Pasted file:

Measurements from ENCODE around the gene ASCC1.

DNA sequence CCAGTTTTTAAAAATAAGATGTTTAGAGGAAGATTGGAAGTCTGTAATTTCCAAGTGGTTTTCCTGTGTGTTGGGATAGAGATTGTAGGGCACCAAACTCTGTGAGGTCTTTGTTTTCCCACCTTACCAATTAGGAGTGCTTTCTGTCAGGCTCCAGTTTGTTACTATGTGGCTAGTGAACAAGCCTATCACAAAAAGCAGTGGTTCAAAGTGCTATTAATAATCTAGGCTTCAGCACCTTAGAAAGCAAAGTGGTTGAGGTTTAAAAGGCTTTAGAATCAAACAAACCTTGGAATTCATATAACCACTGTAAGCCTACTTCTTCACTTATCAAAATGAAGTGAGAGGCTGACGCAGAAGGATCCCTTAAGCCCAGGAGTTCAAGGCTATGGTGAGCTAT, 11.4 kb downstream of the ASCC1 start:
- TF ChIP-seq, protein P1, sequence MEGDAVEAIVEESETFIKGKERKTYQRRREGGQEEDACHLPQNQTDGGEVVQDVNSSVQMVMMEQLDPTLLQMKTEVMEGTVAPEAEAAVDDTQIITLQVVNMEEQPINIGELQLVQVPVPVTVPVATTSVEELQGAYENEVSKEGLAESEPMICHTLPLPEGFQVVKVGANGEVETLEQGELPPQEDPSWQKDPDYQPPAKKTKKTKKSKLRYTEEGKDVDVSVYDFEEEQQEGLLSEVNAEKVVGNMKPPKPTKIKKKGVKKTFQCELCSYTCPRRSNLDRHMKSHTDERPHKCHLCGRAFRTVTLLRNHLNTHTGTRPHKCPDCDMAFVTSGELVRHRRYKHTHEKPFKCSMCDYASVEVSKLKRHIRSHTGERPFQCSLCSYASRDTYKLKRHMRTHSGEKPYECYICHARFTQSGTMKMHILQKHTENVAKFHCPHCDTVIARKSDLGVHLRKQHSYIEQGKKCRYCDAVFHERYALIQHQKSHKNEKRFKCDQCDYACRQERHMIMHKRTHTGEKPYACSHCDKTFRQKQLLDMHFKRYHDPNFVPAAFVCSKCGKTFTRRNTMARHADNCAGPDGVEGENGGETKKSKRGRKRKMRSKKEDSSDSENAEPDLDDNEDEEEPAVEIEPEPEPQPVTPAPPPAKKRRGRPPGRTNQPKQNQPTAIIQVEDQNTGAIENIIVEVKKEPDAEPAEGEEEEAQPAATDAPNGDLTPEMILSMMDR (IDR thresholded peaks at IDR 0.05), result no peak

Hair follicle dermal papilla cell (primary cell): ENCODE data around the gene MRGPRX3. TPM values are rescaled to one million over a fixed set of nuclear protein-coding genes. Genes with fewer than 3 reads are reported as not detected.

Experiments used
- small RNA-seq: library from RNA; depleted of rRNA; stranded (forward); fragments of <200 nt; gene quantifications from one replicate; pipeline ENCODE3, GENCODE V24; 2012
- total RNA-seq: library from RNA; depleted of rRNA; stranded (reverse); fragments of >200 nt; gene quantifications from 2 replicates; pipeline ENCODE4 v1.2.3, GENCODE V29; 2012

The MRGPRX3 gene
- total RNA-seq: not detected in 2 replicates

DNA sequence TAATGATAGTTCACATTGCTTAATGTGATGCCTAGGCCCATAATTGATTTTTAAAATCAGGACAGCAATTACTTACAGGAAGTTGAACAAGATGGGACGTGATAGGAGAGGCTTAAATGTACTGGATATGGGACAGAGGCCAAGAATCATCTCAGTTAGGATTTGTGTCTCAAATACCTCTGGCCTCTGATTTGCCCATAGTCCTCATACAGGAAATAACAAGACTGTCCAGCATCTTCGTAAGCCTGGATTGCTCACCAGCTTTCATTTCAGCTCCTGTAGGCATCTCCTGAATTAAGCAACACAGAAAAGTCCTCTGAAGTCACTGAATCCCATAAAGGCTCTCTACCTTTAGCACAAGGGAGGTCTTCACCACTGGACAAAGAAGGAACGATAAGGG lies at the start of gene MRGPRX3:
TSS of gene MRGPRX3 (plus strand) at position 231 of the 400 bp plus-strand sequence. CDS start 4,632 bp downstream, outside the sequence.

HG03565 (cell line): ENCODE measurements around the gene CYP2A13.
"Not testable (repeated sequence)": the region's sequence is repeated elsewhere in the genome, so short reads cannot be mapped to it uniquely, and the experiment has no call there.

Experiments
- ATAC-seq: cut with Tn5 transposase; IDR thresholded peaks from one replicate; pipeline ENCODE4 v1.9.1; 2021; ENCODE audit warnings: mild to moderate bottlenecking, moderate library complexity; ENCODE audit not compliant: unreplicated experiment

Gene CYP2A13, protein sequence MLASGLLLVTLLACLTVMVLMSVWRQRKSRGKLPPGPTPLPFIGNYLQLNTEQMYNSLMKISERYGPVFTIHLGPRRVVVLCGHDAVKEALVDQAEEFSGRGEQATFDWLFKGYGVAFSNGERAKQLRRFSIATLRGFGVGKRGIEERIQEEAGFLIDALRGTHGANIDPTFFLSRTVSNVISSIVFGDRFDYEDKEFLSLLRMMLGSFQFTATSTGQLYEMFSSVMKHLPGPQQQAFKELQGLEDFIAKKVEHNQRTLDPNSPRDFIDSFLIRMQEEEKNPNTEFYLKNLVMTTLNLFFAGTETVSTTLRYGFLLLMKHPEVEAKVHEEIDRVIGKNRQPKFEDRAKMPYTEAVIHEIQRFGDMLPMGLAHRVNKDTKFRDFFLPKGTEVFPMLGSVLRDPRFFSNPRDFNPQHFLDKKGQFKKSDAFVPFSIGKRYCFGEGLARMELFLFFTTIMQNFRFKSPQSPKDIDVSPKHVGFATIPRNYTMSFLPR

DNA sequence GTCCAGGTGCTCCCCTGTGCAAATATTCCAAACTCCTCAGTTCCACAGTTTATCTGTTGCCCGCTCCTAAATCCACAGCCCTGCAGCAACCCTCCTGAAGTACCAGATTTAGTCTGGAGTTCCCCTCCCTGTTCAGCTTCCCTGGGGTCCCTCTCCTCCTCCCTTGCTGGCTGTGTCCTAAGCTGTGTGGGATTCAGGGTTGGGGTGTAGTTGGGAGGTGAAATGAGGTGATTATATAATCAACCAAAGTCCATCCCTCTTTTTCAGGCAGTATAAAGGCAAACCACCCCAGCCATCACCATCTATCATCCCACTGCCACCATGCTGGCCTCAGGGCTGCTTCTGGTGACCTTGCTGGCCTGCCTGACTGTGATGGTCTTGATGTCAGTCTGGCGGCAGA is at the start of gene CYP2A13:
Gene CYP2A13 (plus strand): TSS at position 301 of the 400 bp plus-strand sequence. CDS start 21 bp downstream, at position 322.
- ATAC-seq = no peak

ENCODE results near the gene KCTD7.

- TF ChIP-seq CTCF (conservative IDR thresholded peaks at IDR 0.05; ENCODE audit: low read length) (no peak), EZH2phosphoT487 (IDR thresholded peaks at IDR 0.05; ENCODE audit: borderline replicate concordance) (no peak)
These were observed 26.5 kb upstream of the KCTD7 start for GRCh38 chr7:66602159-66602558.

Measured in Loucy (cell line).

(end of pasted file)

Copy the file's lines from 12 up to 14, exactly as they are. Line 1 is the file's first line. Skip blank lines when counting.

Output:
HG03565 (cell line): ENCODE measurements around the gene CYP2A13.
"Not testable (repeated sequence)": the region's sequence is repeated elsewhere in the genome, so short reads cannot be mapped to it uniquely, and the experiment has no call there.

Experiments